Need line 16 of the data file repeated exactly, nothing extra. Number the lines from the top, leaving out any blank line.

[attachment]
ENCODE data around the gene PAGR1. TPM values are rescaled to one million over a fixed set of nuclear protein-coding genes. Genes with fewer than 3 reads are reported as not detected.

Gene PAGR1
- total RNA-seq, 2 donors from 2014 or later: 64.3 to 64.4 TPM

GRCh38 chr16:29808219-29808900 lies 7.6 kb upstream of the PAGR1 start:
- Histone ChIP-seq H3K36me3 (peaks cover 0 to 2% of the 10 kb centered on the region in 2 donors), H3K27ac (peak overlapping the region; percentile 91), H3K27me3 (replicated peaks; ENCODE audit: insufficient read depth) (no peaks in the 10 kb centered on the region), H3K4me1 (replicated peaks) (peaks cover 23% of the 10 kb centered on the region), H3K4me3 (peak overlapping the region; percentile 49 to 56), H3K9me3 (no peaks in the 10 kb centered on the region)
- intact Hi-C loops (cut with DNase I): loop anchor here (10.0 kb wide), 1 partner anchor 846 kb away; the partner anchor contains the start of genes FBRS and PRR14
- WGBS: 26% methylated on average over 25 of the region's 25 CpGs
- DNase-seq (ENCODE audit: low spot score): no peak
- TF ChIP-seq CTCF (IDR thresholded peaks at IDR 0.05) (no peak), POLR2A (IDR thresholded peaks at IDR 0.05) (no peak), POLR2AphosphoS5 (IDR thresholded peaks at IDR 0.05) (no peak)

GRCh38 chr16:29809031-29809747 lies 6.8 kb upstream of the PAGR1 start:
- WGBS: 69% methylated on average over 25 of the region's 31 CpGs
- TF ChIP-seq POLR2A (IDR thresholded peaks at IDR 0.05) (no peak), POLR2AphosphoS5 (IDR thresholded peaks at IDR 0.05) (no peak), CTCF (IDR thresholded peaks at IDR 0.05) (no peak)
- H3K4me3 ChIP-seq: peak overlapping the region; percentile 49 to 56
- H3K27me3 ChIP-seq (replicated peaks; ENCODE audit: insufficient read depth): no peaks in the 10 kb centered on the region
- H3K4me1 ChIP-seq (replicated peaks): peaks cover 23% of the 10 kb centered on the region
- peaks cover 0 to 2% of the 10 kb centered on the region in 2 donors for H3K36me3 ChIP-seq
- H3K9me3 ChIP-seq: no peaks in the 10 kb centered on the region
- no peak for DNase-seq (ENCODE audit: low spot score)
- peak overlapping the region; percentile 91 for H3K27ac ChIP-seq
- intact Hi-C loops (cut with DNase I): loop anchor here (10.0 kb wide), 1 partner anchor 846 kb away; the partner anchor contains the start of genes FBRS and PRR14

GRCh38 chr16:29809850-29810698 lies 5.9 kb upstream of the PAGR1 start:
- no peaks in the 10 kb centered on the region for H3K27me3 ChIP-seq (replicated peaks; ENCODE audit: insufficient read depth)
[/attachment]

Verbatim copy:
- peaks cover 0 to 2% of the 10 kb centered on the region in 2 donors for H3K36me3 ChIP-seq